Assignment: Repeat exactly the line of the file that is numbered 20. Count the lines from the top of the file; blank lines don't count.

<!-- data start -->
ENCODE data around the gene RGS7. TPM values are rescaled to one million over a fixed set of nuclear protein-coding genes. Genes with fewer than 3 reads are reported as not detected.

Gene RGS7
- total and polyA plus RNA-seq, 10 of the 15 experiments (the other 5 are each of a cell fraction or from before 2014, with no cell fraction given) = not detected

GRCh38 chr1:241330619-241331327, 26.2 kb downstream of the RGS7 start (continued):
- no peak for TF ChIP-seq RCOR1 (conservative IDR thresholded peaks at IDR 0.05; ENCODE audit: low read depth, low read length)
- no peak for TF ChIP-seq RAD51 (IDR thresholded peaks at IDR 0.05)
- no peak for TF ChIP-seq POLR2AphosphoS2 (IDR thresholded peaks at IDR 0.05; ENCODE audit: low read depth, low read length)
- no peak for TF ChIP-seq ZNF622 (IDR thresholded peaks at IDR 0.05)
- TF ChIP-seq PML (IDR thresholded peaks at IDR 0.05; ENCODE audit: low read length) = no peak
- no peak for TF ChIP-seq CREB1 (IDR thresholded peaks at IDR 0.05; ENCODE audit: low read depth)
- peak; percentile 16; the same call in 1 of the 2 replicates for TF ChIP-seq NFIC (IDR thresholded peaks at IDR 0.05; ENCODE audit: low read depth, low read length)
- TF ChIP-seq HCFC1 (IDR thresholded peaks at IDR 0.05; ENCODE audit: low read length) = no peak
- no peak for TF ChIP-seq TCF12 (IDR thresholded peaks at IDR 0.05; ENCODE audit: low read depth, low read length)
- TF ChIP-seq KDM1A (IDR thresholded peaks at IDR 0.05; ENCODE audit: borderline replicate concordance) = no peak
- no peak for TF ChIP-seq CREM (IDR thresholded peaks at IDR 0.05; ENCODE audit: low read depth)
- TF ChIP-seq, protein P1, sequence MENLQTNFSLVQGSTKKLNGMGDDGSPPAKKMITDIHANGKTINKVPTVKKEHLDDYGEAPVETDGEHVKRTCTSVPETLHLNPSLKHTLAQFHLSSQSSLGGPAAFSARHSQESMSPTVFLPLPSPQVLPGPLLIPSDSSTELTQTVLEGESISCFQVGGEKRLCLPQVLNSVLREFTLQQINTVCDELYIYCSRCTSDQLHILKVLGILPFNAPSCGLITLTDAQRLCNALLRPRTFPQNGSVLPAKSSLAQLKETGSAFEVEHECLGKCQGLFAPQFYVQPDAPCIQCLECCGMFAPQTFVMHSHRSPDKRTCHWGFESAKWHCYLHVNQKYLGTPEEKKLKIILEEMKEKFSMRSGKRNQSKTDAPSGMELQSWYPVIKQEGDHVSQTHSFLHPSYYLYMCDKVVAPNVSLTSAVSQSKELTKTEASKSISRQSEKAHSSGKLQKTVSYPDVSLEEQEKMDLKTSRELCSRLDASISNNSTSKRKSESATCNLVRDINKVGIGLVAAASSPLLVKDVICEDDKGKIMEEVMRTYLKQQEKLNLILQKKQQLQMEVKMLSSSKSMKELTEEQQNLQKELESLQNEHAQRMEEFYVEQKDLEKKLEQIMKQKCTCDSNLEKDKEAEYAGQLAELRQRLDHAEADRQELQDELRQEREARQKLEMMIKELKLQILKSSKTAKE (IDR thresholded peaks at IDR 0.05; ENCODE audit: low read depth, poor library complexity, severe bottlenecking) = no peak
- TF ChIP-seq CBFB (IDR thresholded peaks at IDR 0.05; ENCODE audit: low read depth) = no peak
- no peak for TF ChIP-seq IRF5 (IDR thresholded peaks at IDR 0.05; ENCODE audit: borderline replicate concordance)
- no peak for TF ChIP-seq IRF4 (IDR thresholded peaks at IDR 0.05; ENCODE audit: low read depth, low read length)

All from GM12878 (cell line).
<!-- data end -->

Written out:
All from GM12878 (cell line).